ST. PETERSBURG — Tuesday night was wildly frustrating for the Rays, but apparently it could have been worse.
They lost to the Astros, 5-0, falling two games behind the Blue Jays in the American League wild card run. His lineup was hitless through the fifth inning and was shutout for the second consecutive night at Tropicana Field, his first consecutive shutouts since August 11-12, 2017. Shane McClanahan he walked off the mound with a trainer during a fifth-inning plate appearance of his second start since the 15-day disabled list.
The last point would seem to be the biggest concern, but McClanahan eased some potential concerns later. The All-Star southpaw was pulled due to tightness/spasms in the left side of his neck, not a recurrence of the left shoulder injury that sent him to the disabled list, and he believes he’ll be ready to make his next scheduled race. beginning.
“I fought to stay in the game. I feel good now. I felt good five seconds later,” McClanahan said. “But [in the] mid-September, I respect the precautionary measure. … I am ready to come back and help this team win.”
McClanahan walked Jose Altuve to start the fifth and then threw three straight balls below the strike zone to Astros shortstop Jeremy Pena. McClanahan appeared to wince and twist his neck after throwing a changeup during that sequence, which brought manager Kevin Cash and first assistant athletic trainer Mike Sandoval from the hometown dugout to the mound.
McClanahan appeared to tell Cash, “I’m fine,” on the mound, but left with Sandoval after a brief conversation. As Cash later noted, “I’d rather be proactive than not.” McClanahan was replaced by right-hander Shawn Armstrong, who went on to walk Peña.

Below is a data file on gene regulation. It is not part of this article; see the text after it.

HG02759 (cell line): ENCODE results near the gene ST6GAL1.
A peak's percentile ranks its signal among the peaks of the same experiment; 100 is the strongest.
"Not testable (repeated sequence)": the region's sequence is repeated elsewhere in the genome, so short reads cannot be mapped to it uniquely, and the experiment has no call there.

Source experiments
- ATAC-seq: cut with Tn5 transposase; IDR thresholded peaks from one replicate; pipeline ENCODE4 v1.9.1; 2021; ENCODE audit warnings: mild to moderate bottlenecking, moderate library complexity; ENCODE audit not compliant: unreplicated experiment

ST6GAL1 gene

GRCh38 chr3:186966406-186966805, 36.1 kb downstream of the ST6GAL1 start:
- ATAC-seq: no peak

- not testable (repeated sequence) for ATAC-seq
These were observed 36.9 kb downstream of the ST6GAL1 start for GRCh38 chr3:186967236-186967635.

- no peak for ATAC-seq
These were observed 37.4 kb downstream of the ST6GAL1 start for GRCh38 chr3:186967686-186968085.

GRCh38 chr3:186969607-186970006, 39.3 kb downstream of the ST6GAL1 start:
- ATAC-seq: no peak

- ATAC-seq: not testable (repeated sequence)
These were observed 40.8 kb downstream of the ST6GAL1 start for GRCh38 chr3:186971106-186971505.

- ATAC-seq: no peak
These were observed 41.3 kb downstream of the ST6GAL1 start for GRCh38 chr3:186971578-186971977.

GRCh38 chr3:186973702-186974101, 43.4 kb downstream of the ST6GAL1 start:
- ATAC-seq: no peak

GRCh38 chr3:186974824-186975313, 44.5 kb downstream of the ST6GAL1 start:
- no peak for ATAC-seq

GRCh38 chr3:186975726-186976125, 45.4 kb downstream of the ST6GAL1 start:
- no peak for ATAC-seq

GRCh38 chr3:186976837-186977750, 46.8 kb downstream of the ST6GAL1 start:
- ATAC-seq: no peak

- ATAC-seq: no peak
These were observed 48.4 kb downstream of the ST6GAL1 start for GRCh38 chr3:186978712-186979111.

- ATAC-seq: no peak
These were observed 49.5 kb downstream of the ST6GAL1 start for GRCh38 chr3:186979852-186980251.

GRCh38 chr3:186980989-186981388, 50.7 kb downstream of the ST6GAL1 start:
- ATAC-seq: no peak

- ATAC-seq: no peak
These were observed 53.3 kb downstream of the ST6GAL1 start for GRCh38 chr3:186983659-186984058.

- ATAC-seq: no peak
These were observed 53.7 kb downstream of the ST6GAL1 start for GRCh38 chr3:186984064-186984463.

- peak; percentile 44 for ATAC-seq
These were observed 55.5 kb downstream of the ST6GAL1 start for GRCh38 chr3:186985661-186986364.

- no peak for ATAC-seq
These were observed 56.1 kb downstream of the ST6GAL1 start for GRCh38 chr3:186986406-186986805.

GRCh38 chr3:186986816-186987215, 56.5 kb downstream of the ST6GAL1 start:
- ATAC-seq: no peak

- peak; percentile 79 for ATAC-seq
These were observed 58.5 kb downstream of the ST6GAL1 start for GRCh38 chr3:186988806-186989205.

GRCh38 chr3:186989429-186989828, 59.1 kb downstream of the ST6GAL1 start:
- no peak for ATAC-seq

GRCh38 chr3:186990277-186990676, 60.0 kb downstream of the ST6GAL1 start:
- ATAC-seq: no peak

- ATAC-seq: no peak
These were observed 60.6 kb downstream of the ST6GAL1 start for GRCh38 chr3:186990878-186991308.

“I was pretty convinced that I didn’t want to go out. He wasn’t happy about it. But we’re trying to make the best decision,” Cash said. “It’s the second start after missing some time on the disabled list. I think we all understand how important it is for our club.”
And, in light of recent events, why would the Rays be so cautious?
McClanahan was lined since its August 30 opening in Miami just minutes before it was scheduled to launch and landed on the disabled list the next day due to a left shoulder impingement. He fulfilled the minimum period of 15 days, returned to the mound last Thursday in Toronto, he pitched like he was in top form and said Monday he felt “normal.”
After leaving Tuesday’s game, McClanahan didn’t immediately return to the Rays’ clubhouse for treatment, an indication as obvious as any that he wasn’t overly concerned about his future condition. Instead, he stood next to pitching coach Kyle Snyder as the inning continued.
“Just a little adjustment, whatever you want to call it. I tried to stretch it, it felt good,” McClanahan said. They saw it and [exercised] abundance of caution, but I think it was the right move.”
Before that, catcher Francisco Mejia noted that McClanahan was “trying to find his dominance,” as he gave up four runs in his first three innings against the Astros. The All-Star starter has thrown 67 percent of his pitches for strikes this season, but only 45 of his 80 pitches were for strikes on Tuesday. and he walked four batters, the most of his career. He was charged with a career-high five runs overall, including one Armstrong allowed to score in the fifth.
McClanahan induced just two swinging strikes on 19 swings during his first trip through Houston’s lineup and five strikes on 52 pitches during his first three innings. He seemed to bounce back in the fourth, recording three strikeouts around a one-out walk, then left after throwing 10 pitches in the fifth.
“Obviously I’m frustrated. Come mid-September, we’re in a playoff race, I need to be better than that,” McClanahan said. “I could have done a much better job tonight executing pitches, throwing quality strikes and limiting the damage.”
Still, McClanahan would have had to be near perfect, given the way Houston has stifled Tampa Bay’s lineup. The Rays’ first hit was a two-out single by Christian Bethancourt in the fifth, and they didn’t get a runner to third until they loaded the bases with one out in the ninth. However, Ryan Pressly closed out that rally, extending the Rays’ scoreless streak to 20 innings.
“We just couldn’t deliver the final blow. Those are things that will happen in baseball,” Bethancourt said. “We’re facing a great pitching staff. We have to make some adjustments.”